Today’s organizations changes constantly.  New technologies, globalization, and shifting workforce demographics change not only the nature of organizations and the characteristics of work groups but also how managers must lead and influence in these changing environments to be effective. This course focuses on developing an understanding of the management challenges posed by the changes taking place in the business environment, as well as on the frameworks and skills that are critical to leading both individuals and teams within these changing environments. The first half of the course focuses on changes in the work environment whereas the second half focuses on how to lead within the changing business environment. The course encourages learning at multiple levels through a variety of instructional techniques including class discussion of conceptual frameworks, cases, and videos, group exercises, and practical application.

3310 Marketing Research   

This course is designed to introduce you to the concepts, methods, and applications of marketing research.  Basically, the role of marketing research in the business world is to help marketing managers make sound decisions.  Thus, the various concepts and techniques you learn in this class will help you develop and carry out marketing research projects and implement findings in order to improve marketing practices. 

This course has an applied orientation; therefore, you will be expected to participate in discussions of class materials, cases, and current events.  Also, you must be prepared to use what you learned from the basic marketing management course and the introductory statistics course, both theoretical and practical components, and apply this knowledge to designing and conducting a marketing research project and interpreting marketing research data. 

3510 Management of Technology  

This course focuses on analysis of the challenges associated with managing a firm's resources (technology, work force, materials, information, knowledge) for long-term competitive advantage. Particular emphasis is placed on planning under conditions including rapid technological innovation (in products and processes), international competition, and changing markets. Specific topics include positioning strategies, innovation and diffusion, technology strategy, technology transfer, performance measurement, technology justification, and implementation of new technology.

Students are typically exposed to cases in actual manufacturing and service industry domains, readings from publications such as the Harvard Business Review (deals with management practice), and leading research in academic journals such as Administrative Science Quarterly, Management Science, and Production and Operations Management.

3606 International Business Law (Previously taught as MGT 4803 (International Business Law). No credit allowed for both MGT 3606 and MGT 4803 (International Business Law).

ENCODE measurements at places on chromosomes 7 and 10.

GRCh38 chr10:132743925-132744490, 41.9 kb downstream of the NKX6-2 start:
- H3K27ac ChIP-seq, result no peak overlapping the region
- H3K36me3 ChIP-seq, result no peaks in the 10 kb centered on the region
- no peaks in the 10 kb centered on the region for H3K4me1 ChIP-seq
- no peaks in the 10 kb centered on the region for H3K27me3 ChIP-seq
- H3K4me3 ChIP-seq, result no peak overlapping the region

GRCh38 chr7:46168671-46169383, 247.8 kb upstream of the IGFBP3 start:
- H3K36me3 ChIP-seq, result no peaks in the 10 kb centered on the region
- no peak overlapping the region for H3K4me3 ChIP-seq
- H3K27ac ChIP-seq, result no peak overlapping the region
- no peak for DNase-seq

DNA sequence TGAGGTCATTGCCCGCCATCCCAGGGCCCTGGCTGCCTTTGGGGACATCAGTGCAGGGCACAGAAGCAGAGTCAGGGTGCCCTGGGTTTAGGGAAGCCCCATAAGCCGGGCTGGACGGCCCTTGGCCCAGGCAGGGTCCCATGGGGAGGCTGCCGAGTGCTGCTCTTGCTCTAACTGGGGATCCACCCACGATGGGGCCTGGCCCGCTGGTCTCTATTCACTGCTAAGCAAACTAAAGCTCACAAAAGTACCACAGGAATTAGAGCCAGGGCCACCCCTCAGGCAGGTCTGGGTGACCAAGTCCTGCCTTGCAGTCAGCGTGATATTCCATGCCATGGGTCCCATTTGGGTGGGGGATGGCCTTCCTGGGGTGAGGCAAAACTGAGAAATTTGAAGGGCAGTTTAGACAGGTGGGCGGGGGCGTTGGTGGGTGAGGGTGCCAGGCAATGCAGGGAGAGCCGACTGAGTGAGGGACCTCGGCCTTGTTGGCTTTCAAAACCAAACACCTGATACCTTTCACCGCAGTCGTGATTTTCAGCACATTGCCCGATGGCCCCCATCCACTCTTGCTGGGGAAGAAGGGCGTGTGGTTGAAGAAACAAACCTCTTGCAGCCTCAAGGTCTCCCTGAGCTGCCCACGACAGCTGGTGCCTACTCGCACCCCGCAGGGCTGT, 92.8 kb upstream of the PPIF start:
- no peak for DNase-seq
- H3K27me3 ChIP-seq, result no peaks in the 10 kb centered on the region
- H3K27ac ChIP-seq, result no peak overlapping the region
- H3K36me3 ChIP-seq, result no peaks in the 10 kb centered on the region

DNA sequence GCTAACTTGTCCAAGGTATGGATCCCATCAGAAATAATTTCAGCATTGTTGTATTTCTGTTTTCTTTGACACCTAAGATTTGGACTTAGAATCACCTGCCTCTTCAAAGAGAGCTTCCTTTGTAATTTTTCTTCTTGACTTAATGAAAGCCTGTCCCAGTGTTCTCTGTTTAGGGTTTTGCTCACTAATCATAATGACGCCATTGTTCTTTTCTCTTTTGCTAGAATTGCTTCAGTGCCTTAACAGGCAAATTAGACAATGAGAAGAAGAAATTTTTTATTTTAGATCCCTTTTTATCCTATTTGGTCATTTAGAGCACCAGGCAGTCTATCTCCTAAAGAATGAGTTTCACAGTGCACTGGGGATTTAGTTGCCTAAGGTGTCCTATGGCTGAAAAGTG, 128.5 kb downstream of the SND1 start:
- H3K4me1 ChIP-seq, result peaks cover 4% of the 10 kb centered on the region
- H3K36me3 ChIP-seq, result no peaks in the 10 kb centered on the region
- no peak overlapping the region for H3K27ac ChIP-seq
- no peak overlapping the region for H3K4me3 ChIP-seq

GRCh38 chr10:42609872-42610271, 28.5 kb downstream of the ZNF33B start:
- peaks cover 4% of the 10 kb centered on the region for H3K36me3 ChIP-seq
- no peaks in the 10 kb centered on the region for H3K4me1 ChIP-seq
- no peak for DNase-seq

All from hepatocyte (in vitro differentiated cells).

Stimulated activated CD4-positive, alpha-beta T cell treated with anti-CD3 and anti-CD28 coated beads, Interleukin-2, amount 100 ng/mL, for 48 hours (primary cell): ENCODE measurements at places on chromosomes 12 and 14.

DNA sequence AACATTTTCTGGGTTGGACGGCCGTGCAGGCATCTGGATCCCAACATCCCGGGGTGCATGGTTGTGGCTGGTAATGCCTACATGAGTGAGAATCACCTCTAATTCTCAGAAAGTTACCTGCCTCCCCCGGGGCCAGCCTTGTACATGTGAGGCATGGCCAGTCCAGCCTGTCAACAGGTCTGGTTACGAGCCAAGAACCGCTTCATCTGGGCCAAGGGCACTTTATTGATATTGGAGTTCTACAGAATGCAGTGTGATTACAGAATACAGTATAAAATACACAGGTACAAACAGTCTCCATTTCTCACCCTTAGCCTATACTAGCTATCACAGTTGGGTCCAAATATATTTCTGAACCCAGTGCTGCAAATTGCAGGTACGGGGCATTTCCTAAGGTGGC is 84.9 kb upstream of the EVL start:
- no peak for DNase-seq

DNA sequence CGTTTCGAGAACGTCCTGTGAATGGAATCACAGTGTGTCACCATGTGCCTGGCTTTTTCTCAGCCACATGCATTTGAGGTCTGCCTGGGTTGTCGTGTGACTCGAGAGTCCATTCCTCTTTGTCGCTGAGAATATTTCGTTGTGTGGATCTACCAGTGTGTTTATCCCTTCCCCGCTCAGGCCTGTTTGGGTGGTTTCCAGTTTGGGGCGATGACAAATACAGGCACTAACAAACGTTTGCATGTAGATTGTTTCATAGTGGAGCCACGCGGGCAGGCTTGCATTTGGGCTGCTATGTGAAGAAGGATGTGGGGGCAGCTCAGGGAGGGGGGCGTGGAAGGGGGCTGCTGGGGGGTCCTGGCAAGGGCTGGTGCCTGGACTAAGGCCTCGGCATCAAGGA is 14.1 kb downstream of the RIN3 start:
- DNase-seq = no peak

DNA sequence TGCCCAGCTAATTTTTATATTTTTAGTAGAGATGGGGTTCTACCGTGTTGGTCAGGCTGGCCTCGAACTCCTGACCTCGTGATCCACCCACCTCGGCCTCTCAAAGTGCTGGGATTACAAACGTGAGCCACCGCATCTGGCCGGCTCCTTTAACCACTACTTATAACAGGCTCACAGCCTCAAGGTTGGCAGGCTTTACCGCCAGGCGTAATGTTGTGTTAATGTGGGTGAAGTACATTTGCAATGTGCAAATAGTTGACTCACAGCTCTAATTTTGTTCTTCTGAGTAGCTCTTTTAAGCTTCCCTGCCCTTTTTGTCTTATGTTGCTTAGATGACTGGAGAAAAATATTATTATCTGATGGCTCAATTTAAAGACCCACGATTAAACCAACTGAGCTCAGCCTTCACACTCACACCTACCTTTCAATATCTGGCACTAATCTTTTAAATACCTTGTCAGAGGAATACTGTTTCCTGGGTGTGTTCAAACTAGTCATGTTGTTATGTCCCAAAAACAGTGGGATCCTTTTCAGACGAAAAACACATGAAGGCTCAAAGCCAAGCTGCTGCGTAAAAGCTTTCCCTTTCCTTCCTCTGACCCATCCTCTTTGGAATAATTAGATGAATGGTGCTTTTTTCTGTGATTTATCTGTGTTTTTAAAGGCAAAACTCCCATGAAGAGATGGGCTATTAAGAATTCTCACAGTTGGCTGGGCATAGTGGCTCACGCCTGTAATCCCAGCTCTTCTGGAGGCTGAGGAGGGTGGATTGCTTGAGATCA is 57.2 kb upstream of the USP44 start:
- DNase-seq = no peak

International Business Law is designed to introduce students to the legal environment of international trade and private commercial transactions. Specific areas of study will include the legal environment of international trade and business, the regulation of U.S. trade, the GATT, import and export regulation, customs law, regional trade agreements, international contracting, intellectual property rights protections and licensing, and the sale of services. The emphases of the course are recognition of legal problems and the discovery and application of appropriate principles of international and domestic law that may assist in resolving these problems. 

3609 Legal Aspects of Real Estate (Previously taught as MGT 4803 (Legal Aspects of Real Estate). No credit allowed for both MGT 3609 and MGT 4803 (Legal Aspects of Real Estate).

This course introduces students to legal considerations in real estate transactions and land use planning. Students will become familiar with the nature and scope of real estate, the rights of others in such property and types of ownership. Students will study aspects of transactions for the sale, purchase and lease of real estate, including the retention of agents, the preparation of sales contracts and leases, the procurement of title insurance and financing and the conduct of closings. Additionally, students will become familiar with legal principles governing the regulation of real estate and land use planning, including the rights and duties of landowners and occupants and the impact of zoning and environmental laws. The emphases of the course are issue recognition and the resolution of such issues through application of legal principles.

Anticipating and expecting various legal issues which will invariably impact an entrepreneurial venture can save you valuable time and money and assist you in avoiding mistakes. Being strategically prepared to address these issues will cause you to better execute when these issues arise.

3661 Advanced Concepts in International Business

In today’s job market, it is essential to have a global perspective. This course  is specifically  designed to prepare the student for an internationally mobile career  in a variety of fields; it equips the student with both “state of the art” material and  real-world experience in the form of knowledgeable expert guest speakers, cross-cultural exercises, targeted cases, and course participation in X-Culture, a global initiative where students from around the world collaborate in multinational teams of 7 (each student from a different country) to complete a business proposal for an international company. MGT 3661 is a unique experience, and can give you a competitive edge in the fast changing global workforce.